Jan. 25, 2010
GRAND FALLS (CNB) - Greenhouse gas (GHG) emissions will be reduced in the province as the result of a project being supported by the New Brunswick Climate Action Fund, Environment Minister Rick Miles announced today.
The Department of Environment is providing an investment of $903,870 to Laforge Holstein Ltd. to build a biogas plant (digester) to produce electricity. It will use the waste as fertilizer for local farming operations. The feedstock for the digester will come from waste potato peel, french fries and vegetable oil from the McCain Foods Ltd. plant in Grand Falls and manure from local dairy farms.
"Since electricity generation accounts for almost 40 per cent of New Brunswick's greenhouse gas emissions, projects such as this that produce power in an environmentally sustainable fashion contribute greatly to ensuring that New Brunswick continues to be a promoter of environmental sustainability, which we must achieve to remain positioned to be self-sufficient by 2026," Miles said.
This project is expected to reduce GHG emissions by 15,956 tonnes annually.
"Through this innovative project, Laforge Holstein Ltd. is directly contributing to the development of renewable energy in New Brunswick and promoting long-term, sustainable growth in the energy sector," said Energy Minister Jack Keir. "This project captures many aspects of our vision for the energy hub."
The project is identified in An Action Plan for Self-Sufficiency in Northern New Brunswick 2010-2013, a three-year plan for the government and community stakeholders to implement specific initiatives and strategies to be undertaken in northern New Brunswick. The plan lists specific actions with anticipated outcomes.
Established from New Brunswick's portion of the federal government's Canada Eco-Trust for Clean Air and Climate Change, the $34-million climate action fund supports projects in keeping with the New Brunswick Climate Change Action Plan.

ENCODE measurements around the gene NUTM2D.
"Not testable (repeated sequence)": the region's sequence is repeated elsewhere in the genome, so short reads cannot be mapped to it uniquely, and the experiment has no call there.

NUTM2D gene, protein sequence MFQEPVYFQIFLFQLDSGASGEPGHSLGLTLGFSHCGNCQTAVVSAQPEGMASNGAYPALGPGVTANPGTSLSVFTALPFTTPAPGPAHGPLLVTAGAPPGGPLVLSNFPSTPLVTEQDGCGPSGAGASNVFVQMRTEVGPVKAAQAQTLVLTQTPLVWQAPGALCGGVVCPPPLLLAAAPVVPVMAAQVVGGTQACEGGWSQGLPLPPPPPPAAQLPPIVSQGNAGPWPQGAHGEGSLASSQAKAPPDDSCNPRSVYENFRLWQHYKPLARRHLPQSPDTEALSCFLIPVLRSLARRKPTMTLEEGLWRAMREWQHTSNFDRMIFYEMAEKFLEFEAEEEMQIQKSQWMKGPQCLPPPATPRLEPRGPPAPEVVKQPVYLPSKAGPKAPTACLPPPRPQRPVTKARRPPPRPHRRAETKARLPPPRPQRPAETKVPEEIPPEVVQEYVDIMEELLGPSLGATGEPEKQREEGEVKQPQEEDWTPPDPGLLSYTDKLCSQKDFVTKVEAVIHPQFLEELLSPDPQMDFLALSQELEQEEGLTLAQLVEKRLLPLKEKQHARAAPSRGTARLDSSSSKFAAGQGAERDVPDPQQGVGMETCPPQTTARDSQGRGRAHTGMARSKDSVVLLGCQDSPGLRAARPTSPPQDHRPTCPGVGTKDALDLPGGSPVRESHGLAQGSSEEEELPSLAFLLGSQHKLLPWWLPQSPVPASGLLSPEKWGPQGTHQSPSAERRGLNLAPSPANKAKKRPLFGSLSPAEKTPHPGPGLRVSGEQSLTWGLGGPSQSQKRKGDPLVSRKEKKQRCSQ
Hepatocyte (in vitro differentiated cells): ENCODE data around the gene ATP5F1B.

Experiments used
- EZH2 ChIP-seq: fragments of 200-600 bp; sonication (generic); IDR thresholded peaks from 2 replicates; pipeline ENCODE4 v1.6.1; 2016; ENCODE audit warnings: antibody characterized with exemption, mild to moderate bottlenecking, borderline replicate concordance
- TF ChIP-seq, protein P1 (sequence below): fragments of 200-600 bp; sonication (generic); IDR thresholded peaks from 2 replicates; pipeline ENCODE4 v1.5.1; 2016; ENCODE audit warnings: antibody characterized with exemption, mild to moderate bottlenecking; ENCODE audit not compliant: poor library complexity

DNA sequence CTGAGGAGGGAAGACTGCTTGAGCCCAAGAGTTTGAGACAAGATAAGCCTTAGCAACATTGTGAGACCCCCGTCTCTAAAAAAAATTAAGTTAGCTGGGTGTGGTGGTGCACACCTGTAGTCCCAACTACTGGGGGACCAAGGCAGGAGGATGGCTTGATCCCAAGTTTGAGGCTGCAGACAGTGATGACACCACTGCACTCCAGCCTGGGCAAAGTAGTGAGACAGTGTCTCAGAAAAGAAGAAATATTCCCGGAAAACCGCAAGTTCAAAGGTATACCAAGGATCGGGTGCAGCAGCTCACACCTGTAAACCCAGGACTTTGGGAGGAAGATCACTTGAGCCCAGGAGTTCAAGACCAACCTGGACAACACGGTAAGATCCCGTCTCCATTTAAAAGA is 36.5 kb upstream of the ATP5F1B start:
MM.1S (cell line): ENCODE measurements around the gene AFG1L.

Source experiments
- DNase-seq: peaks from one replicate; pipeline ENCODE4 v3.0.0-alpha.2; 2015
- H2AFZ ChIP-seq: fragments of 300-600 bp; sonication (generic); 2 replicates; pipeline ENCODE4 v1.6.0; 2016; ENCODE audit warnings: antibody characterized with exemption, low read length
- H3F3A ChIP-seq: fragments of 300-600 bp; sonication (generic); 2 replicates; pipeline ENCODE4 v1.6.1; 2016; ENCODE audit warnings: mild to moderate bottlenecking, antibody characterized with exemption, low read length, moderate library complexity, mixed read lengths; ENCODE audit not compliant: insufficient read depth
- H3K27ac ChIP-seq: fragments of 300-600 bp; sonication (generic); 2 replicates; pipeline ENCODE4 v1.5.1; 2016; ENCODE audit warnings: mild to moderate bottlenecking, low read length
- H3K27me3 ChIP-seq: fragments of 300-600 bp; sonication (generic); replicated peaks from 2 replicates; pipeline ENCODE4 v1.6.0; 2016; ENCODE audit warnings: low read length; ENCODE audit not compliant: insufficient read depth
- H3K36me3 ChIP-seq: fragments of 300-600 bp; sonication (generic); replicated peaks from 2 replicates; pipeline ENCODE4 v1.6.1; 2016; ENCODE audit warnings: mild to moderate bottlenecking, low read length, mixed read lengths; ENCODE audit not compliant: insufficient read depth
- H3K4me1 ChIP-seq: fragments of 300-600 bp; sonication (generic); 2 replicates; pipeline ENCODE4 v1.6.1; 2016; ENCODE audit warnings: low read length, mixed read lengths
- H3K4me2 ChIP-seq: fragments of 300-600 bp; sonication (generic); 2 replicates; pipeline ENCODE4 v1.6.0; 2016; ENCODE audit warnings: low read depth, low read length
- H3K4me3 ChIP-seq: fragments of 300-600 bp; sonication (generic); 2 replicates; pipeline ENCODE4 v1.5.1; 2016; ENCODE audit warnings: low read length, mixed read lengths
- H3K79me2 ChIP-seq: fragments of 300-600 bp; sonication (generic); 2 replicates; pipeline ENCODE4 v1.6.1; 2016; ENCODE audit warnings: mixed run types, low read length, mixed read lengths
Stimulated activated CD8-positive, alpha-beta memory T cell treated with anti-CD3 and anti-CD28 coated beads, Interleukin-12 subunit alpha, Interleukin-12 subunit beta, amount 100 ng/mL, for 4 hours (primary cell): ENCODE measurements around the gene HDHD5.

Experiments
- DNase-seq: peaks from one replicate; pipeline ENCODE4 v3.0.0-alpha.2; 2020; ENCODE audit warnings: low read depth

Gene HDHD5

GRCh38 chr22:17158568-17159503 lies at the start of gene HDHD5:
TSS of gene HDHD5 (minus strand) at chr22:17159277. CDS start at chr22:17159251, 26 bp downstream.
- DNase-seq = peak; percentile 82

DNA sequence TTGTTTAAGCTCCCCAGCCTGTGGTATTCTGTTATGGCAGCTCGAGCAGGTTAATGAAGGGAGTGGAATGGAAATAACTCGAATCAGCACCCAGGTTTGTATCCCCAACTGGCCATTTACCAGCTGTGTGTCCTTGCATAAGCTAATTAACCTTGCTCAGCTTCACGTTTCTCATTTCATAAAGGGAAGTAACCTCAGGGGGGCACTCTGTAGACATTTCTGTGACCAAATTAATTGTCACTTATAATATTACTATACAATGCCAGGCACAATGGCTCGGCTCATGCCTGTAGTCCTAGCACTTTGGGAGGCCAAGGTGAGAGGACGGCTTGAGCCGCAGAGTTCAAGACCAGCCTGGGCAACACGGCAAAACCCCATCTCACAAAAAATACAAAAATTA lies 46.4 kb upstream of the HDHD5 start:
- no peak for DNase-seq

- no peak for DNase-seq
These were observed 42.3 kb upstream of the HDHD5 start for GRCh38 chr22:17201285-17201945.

The three-year fund is dedicated to public-sector, private-sector and not-for-profit initiatives that will result in reductions or avoidance of greenhouse gas emissions and air pollution.
The provincial government launched the five-year action plan in June 2007. As a result of the New Brunswick-led initiatives in the plan, GHG emissions will be reduced in the province by 5.5 megatonnes annually in 2012.
With the addition of federal initiatives, the plan will reduce New Brunswick's GHG emissions to 1990 levels in 2012.
EDITOR'S NOTE: A description of the project follows. MEDIA CONTACTS: Jennifer Graham, communications, Department of Environment, 506-453-3700; Bonnie Doyle Creber, communications, Department of Energy, 506-658-2410.
Laforge Biogas Project
Laforge Farms is a dairy farm in Grand Falls. It has a herd size of 100 lactating cows, producing 3,103 tonnes of manure per year. Laforge Farms currently uses 240 hectares (600 acres).
Laforge Bioenvironmental will build a biogas plant (digester) system that will produce electricity. The liquid organic waste, which will be a bi-product of the process, will be used as an organic fertilizer on potato land and grain production in the Grand Falls area.
Biogas is the product of a biological process called anerobic digestion. In the absence of oxygen, anerobic bacteria decompose organic matter and produce biogas, which is primarily composed of methane (60 per cent) and carbon dioxide. Biogas can be compared to natural gas, which is 99 per cent methane.
The project is estimated to cost $2.35 million of which $903,870 is in the form of a grant from the climate action fund.
Feedstock for the system will be a combination of dairy manure, McCain Farms Ltd. waste (peels, sludge, waste oil), off-grade potatoes and waste grass. The project will generate 2.5 million Kwh/year of electricity. This is enough electricity to run 200 homes. Initial estimates are that carbon dioxide reductions from reduced transportation will equal 262,000 tonnes/year.
The project is expected to be completed this summer.